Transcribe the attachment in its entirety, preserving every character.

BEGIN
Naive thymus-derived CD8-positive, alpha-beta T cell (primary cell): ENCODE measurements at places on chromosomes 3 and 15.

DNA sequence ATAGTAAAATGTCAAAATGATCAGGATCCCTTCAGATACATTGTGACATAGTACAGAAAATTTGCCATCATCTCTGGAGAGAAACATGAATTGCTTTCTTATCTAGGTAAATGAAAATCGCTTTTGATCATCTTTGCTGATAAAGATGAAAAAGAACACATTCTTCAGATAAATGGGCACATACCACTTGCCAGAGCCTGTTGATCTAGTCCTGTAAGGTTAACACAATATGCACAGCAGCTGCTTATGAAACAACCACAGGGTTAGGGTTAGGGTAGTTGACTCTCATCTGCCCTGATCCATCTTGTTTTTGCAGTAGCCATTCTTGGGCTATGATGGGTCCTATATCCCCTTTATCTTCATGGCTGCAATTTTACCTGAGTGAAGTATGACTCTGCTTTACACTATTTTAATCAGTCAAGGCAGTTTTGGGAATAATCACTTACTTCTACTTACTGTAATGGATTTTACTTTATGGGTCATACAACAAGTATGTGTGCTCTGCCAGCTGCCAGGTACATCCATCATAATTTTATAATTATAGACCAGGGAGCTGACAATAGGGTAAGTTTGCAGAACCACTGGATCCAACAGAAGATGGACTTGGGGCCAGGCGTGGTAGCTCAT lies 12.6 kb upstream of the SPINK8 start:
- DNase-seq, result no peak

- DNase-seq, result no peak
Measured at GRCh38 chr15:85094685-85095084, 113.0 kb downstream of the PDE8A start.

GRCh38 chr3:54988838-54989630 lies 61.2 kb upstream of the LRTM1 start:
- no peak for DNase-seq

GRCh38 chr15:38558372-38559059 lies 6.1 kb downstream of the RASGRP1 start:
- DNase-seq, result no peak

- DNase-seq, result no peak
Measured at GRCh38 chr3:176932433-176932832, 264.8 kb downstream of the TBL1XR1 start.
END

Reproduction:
Naive thymus-derived CD8-positive, alpha-beta T cell (primary cell): ENCODE measurements at places on chromosomes 3 and 15.

DNA sequence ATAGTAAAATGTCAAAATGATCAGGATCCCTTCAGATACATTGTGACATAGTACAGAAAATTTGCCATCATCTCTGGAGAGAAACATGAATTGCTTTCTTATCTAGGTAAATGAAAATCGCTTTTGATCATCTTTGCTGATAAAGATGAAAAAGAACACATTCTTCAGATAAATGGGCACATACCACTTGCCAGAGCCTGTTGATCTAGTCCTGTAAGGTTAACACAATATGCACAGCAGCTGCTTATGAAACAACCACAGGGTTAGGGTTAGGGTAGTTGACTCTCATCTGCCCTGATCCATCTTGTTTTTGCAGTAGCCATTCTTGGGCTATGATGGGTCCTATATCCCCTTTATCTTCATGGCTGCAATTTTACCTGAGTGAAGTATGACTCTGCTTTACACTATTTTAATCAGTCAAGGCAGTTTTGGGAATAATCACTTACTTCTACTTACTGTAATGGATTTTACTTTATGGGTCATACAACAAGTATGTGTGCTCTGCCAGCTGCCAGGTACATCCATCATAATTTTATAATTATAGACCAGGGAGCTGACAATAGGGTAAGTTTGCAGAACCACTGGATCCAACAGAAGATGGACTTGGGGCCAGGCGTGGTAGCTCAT lies 12.6 kb upstream of the SPINK8 start:
- DNase-seq, result no peak

- DNase-seq, result no peak
Measured at GRCh38 chr15:85094685-85095084, 113.0 kb downstream of the PDE8A start.

GRCh38 chr3:54988838-54989630 lies 61.2 kb upstream of the LRTM1 start:
- no peak for DNase-seq

GRCh38 chr15:38558372-38559059 lies 6.1 kb downstream of the RASGRP1 start:
- DNase-seq, result no peak

- DNase-seq, result no peak
Measured at GRCh38 chr3:176932433-176932832, 264.8 kb downstream of the TBL1XR1 start.